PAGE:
High Density development in the Unitary Plan is also only allowed in the City Centre Zone, nine of the ten Metropolitan Centres, and Pakuranga Town Centre (the Heavy Industry Zone allows for higher density industrial development compared to the Light Industry Zone). The rest of Auckland either has low or medium density development depending on the incoming zones.

The Unitary Plan will not demolish the existing Isthmus suburbs as we are not China nor the former Soviet Union on some State Building exercise. What the Unitary Plan allows in conjunction with the Auckland Design Manual is for the Isthmus to naturally evolve to the demands of the people via the freer market.. Meaning if they want a three storey terraced housing complex in a Terrace Housing and Apartment Zone that allows six storeys then that three storey development can be built. If there is demand for that six storeys then the six can be built instead.

The point being is that the zones are enablers and when applied properly allow the people to choose the housing typology needed for a given area.


As for the myth around Brownfield being more expensive to provide infrastructure; that was refuted in the recent Cost of Growth Study that went to Auckland Council. In short that study concluded independently (from Council) that neither Greenfield nor Brownfield had any advantage or disadvantage over the other in terms of infrastructure costs. How so?

I outline it here (backed up with extra commentary and the report itself): COST OF RESIDENTIAL SERVICING REPORT BEFORE COMMITTEE – UPDATED


The council’s objective is to ration land and artificially inflate land values so as to force people to demolish good houses and force them to build apartment buildings to spread the rates burden. Auckland houses and the land they stand on now cost seven times the average income. In many prosperous and liveable cities overseas, the cost is only three times the average income. Virtually all of the low-cost cities have flexible urban boundaries and town planners whose objective is to help people live how and where they want. The objective of the council planners seems to be to dictate where and how people should live.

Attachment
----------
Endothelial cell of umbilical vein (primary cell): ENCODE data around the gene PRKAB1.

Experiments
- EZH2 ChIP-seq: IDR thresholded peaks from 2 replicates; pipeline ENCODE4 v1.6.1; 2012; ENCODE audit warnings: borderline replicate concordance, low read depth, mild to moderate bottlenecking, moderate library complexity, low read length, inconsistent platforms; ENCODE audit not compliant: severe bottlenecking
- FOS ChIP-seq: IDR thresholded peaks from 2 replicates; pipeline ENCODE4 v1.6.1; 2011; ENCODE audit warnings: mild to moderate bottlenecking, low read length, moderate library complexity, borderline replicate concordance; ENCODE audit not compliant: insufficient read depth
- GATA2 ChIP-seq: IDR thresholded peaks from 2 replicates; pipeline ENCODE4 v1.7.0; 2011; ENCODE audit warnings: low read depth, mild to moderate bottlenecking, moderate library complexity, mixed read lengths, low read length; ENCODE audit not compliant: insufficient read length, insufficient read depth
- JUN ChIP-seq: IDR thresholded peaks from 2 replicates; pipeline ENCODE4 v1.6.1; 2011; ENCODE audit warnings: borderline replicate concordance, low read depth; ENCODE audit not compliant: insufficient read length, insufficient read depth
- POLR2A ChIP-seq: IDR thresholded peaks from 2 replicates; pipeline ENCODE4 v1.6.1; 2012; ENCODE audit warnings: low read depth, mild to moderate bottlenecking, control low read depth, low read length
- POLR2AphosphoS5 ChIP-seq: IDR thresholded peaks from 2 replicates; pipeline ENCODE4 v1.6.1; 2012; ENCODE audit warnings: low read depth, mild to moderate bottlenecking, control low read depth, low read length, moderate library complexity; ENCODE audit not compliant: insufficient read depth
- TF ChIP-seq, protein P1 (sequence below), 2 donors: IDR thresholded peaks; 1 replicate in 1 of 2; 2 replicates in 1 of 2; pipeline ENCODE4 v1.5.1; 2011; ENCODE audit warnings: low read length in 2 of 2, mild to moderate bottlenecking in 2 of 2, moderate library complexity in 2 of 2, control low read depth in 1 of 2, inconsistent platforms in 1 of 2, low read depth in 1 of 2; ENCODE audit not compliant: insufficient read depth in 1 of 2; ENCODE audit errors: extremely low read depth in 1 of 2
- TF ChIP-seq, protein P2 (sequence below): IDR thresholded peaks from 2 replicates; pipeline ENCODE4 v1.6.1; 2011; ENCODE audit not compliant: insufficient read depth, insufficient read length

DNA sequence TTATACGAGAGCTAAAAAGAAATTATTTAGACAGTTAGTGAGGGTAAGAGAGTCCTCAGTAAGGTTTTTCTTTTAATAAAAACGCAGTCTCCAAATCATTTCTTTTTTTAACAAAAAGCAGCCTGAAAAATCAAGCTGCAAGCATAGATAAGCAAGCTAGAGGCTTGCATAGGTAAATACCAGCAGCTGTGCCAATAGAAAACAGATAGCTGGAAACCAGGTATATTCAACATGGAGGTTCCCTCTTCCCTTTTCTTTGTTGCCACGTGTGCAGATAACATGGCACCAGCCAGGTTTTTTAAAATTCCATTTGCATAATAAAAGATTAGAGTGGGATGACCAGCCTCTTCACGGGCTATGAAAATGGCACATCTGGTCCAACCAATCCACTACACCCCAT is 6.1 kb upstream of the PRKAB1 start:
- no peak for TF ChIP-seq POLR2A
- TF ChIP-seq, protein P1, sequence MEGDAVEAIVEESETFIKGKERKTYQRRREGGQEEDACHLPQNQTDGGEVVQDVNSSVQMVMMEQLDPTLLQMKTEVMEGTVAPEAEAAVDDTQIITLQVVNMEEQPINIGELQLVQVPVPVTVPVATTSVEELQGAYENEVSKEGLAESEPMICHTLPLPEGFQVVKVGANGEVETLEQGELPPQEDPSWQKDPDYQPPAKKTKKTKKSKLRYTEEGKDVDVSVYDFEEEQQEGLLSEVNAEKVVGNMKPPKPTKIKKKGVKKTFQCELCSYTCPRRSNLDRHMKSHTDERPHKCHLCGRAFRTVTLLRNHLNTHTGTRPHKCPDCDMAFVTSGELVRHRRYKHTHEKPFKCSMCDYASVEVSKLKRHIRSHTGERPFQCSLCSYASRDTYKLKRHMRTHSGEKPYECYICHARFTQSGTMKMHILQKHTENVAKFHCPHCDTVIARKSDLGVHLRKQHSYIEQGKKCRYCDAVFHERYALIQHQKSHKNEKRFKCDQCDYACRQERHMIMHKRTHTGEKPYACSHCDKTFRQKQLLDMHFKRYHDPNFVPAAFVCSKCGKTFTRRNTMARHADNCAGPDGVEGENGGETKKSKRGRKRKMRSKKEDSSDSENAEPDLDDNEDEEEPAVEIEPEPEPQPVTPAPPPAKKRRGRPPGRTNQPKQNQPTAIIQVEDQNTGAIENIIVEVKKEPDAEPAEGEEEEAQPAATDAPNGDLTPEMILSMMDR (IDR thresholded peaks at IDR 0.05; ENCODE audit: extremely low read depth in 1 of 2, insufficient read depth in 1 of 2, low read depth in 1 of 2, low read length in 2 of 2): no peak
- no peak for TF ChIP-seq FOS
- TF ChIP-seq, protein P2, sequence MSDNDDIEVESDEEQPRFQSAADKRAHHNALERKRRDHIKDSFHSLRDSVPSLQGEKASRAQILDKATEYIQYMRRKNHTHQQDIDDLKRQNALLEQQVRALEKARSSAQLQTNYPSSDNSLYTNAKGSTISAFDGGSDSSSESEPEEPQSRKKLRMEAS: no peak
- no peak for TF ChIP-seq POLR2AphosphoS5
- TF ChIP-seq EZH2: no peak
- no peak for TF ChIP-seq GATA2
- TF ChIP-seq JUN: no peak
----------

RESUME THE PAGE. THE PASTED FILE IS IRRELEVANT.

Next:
Leyland has contradicted himself for reasons I have pointed out earlier in this post.


The Unitary Plan will make personal transport unaffordable for low-income people and this will make it extremely difficult for them to take their families to the beach or parks or out into the bush.


Who says low-income people want personal transport. If the public transport figures and feed back to the Long Term Plan is anything to go by people want more invested on public and active transport and less on “roads.” Heck even Grey Power are saying less on roads:Grey Power joins fight against major road projects



Auckland can pour vast amounts of money into city centre development in the hope of getting enough passengers to justify a railway tunnel, or it can allow the city to spread and develop satellite centres so that people can live in affordable houses and work in the same area.

Before any action is taken on the Unitary Plan and the tunnel, ratepayers should demand that an independent and objective study is done on the social, environmental and economic benefits of allowing the city to spread, compared with intensification. Nothing is more important.


If you used actual facts rather than conjecture Bryan, and that both the Unitary Plan and City Rail Link were that deeply flawed then yes another independent review of both would be needed. But both the Unitary Plan and the CRL are not deeply flawed. They both have some shortcomings but they are being worked through very methodically. The Unitary Plan Panel has not being giving Council and easy ride and on a few occasions have savaged the Council for less than ideal evidence and methodologies for their claims with the Unitary Plan. The Regional Policy Statement Interim Guidance has been a very clear example of that. I also expect the Port of Auckland rules issue to be another example too other the next few months.


So should have the Herald published Leyland’s spam (not even worth putting into the Fiction Section of a Library)? Yes it should have as it does trigger an automatic rebuttal on the true facts. True facts that need to be put out into the public to the point drilled into them. That said I hope the Herald has contacted Deputy Mayor, Auckland Development Chair thus overseer of the Unitary Plan – Penny Hulse for a reply to refute Leyland’s conjecture and put the solid actual information out there……


Source of Herald material:


%d bloggers like this: